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ESL forum > Games, activities and teaching ideas > Word of the Day! Part 2    

Word of the Day! Part 2

United States

Word of the Day! Part 2
You still have a few hours left to post your entries! The word of the day is
There have only been three responses so far; you can find them here. So, come on, what are you waiting for?

30 Jan 2013      

United States

I have been corrected; there were four answers. Although I like the answers I have seen so far, I want more! So I am extending the word of the day until I have received at least 10 responses by different people. So you īre stuck with this word of the day until you respond.

30 Jan 2013     


You seem to be very gorsedd about the lack of further responses MoodyMoody, I guess. I am sorry about it too. I wish you a very gorheppy day anyway!

31 Jan 2013     


It īs code for the Los Angeles Dodgers

31 Jan 2013     

United Kingdom

Dear MoodyMoody,
Although I live in the North, I have long been a Member of an organisation called "Celtic Languages Of The South" (CLOTS).
These Celtic languages are, of course, Breton, (France), Cornish, (England), and Welsh, (Wales).
Scotland, (Gaelic), and Ireland, (Erse), are NOT in the South, so, ipso facto, despite being part of the Celtic family, they are forbidden to join the organisation.  (Our Secretary, Rhys Ap Llewellyn, from Cleck-up-cum-Chorly, Lancashire, is a stickler for Rules.)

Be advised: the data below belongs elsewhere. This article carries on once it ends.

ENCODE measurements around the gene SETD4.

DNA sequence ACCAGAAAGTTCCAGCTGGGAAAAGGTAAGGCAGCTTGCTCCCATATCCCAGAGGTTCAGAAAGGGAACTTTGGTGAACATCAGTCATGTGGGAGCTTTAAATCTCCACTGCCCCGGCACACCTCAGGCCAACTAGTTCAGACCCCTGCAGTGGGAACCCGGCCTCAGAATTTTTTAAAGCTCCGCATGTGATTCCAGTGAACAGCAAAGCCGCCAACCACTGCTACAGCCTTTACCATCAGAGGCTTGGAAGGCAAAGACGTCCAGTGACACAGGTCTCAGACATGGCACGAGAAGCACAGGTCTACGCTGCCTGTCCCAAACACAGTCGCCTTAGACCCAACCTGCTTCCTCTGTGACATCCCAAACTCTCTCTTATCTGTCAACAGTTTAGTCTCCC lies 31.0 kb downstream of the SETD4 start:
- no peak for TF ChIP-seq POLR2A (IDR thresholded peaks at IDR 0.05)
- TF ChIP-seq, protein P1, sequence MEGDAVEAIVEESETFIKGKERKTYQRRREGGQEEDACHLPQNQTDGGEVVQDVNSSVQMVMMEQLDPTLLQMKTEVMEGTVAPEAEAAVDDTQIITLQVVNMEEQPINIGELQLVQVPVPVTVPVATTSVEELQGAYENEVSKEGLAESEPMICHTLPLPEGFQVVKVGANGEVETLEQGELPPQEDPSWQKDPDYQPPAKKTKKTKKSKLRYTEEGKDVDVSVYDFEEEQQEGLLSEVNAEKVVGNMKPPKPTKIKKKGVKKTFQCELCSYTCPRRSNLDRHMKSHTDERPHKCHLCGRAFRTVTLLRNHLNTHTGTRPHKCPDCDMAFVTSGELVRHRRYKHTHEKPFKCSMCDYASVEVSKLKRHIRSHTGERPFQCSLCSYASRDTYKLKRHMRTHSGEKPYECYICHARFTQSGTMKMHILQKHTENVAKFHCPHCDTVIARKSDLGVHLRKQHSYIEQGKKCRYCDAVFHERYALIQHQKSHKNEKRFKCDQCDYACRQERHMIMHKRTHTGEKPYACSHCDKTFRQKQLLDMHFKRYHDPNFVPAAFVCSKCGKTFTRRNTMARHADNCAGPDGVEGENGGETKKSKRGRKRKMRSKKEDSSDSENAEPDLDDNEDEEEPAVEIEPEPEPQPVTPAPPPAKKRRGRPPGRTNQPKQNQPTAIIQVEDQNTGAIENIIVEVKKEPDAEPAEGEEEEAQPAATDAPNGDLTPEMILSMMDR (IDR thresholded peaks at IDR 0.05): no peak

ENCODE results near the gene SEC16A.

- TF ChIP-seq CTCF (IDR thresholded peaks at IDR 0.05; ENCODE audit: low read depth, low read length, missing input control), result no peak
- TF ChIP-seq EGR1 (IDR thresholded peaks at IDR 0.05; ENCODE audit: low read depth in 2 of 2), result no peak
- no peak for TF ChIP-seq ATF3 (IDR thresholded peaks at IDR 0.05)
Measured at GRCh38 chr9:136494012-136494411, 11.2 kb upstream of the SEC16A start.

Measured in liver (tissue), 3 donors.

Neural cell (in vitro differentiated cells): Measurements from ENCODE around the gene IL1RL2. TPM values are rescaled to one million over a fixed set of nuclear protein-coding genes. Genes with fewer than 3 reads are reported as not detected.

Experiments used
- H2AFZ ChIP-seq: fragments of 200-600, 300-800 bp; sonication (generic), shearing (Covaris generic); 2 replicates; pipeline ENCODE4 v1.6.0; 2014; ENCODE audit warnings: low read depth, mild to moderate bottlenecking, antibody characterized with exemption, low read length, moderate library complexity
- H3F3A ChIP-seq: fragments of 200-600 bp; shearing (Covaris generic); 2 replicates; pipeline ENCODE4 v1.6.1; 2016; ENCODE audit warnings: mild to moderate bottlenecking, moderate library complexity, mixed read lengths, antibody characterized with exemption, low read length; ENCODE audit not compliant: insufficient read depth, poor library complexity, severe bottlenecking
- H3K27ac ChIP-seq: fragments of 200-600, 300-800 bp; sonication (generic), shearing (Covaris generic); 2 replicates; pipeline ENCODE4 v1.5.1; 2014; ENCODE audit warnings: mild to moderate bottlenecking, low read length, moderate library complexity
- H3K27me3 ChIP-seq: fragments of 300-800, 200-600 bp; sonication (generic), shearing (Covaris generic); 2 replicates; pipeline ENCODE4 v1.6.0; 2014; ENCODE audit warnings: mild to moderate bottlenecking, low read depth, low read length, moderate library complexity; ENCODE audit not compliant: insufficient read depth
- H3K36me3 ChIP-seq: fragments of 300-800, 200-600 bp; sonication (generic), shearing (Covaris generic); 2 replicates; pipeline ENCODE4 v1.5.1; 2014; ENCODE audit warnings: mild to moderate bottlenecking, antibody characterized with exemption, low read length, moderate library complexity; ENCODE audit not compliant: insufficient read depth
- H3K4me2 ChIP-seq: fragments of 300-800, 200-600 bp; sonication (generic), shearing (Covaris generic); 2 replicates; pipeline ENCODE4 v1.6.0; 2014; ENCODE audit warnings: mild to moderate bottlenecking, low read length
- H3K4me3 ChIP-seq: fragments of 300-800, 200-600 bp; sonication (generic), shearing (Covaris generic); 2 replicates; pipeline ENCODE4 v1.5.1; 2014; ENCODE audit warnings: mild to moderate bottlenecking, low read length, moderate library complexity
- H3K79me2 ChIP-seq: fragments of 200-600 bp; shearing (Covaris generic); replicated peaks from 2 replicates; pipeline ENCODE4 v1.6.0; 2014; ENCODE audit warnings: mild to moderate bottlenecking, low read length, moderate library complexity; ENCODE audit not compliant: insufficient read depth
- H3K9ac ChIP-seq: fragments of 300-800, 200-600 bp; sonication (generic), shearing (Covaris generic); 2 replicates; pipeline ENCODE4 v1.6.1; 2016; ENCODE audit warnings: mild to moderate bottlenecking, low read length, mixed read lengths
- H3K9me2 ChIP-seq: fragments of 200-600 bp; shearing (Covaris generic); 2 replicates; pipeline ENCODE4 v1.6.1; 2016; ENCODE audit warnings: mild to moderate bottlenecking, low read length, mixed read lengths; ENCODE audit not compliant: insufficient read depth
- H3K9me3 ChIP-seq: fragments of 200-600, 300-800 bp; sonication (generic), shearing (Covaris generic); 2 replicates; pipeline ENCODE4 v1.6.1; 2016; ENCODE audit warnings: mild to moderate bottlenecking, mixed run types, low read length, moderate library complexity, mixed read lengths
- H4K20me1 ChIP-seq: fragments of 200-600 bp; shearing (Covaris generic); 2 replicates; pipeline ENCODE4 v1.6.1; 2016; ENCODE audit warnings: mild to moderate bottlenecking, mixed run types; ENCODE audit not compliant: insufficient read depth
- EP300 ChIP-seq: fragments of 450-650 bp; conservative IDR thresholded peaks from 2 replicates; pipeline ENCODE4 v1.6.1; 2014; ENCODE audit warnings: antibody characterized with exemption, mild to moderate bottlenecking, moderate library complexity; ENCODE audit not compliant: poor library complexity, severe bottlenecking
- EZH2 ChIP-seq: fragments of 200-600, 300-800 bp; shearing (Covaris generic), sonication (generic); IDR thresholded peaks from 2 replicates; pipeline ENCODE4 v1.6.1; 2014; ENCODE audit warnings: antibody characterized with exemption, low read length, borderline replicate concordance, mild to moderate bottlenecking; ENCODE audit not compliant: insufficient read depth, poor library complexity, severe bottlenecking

The language we are discussing today is Welsh, and the Word is "Gorsedd", or "Gorse DerwydD" (Shortened to GORSEDD = "Druid īs Gorse").
The national flower of Wales is, today, the Daffodil, but in olden times, Florist īs Shops hadn īt been invented.  So, the national flower was gorse, which proudly bloomed on the side of every Welsh valley, hill, and mountain.  It blossomed everywhere and at all times ... in shade, sun, or snow!
Druid īs Gorse was a flower, a bush, a tree, a hedge; a home for wild-life; a fertiliser; a source of nitrogen; a perfume; a medicine; a food, a drink, a fruit, a fuel --- everything!
This spiny, woody, ugly, beauty covered the land.  It was ubiquitous; it was ridiculous; yet it was marvellous!
There is an old Welsh saying, which I have translated for you: "When gorse is out of blossom, kissing is out of fashion".
Les Douglas

31 Jan 2013